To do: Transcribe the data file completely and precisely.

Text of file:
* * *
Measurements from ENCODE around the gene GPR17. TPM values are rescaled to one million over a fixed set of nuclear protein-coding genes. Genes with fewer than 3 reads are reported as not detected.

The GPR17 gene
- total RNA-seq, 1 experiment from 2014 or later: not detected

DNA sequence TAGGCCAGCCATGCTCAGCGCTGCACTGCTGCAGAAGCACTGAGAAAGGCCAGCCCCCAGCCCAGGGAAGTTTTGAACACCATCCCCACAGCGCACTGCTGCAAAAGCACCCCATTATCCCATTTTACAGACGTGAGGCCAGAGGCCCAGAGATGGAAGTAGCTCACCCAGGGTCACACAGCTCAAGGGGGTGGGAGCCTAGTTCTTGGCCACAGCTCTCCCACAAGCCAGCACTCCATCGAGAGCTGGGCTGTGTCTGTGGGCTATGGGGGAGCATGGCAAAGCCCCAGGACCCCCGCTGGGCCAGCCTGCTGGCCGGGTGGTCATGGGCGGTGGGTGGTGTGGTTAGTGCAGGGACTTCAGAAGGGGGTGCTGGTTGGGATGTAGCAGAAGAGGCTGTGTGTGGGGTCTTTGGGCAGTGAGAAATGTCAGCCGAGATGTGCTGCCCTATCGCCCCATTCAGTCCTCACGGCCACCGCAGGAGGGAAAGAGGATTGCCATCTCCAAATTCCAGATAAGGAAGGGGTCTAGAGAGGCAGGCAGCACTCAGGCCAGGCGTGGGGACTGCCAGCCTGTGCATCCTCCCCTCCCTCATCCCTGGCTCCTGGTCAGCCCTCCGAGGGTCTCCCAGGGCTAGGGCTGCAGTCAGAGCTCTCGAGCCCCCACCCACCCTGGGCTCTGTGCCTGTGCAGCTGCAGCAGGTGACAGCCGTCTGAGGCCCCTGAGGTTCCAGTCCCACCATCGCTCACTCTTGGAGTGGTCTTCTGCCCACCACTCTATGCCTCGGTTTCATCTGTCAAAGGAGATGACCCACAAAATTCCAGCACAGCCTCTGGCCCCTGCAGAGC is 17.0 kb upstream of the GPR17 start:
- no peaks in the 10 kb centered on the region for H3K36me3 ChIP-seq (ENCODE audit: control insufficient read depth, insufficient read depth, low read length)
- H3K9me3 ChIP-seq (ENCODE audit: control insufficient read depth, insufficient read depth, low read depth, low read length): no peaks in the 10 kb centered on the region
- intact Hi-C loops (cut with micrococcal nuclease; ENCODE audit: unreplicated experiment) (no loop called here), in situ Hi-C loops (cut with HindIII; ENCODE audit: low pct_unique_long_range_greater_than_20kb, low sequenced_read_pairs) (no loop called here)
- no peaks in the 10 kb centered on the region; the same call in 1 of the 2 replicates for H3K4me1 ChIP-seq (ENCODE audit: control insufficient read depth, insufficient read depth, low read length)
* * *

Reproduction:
Measurements from ENCODE around the gene GPR17. TPM values are rescaled to one million over a fixed set of nuclear protein-coding genes. Genes with fewer than 3 reads are reported as not detected.

The GPR17 gene
- total RNA-seq, 1 experiment from 2014 or later: not detected

DNA sequence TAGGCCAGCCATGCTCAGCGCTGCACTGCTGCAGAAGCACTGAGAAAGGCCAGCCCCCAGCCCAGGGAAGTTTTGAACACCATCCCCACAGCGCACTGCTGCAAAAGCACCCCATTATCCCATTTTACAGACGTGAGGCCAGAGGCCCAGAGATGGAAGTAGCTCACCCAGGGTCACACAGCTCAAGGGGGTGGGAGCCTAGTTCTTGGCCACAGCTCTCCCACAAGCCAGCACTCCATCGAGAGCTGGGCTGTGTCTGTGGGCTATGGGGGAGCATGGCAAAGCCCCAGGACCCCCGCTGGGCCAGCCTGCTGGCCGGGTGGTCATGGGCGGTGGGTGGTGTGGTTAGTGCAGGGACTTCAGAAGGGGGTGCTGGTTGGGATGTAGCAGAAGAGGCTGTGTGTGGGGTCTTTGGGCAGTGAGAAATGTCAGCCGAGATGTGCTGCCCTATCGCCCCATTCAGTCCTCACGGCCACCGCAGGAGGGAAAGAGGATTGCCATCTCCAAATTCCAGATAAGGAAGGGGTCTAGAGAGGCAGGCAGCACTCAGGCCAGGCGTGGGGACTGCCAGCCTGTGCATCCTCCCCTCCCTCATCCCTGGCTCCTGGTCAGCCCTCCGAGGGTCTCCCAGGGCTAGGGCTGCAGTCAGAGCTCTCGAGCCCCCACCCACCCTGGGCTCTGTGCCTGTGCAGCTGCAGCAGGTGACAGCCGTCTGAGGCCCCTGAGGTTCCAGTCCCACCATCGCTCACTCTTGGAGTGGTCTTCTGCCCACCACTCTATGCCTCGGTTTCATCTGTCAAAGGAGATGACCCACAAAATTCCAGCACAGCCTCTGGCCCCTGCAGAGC is 17.0 kb upstream of the GPR17 start:
- no peaks in the 10 kb centered on the region for H3K36me3 ChIP-seq (ENCODE audit: control insufficient read depth, insufficient read depth, low read length)
- H3K9me3 ChIP-seq (ENCODE audit: control insufficient read depth, insufficient read depth, low read depth, low read length): no peaks in the 10 kb centered on the region
- intact Hi-C loops (cut with micrococcal nuclease; ENCODE audit: unreplicated experiment) (no loop called here), in situ Hi-C loops (cut with HindIII; ENCODE audit: low pct_unique_long_range_greater_than_20kb, low sequenced_read_pairs) (no loop called here)
- no peaks in the 10 kb centered on the region; the same call in 1 of the 2 replicates for H3K4me1 ChIP-seq (ENCODE audit: control insufficient read depth, insufficient read depth, low read length)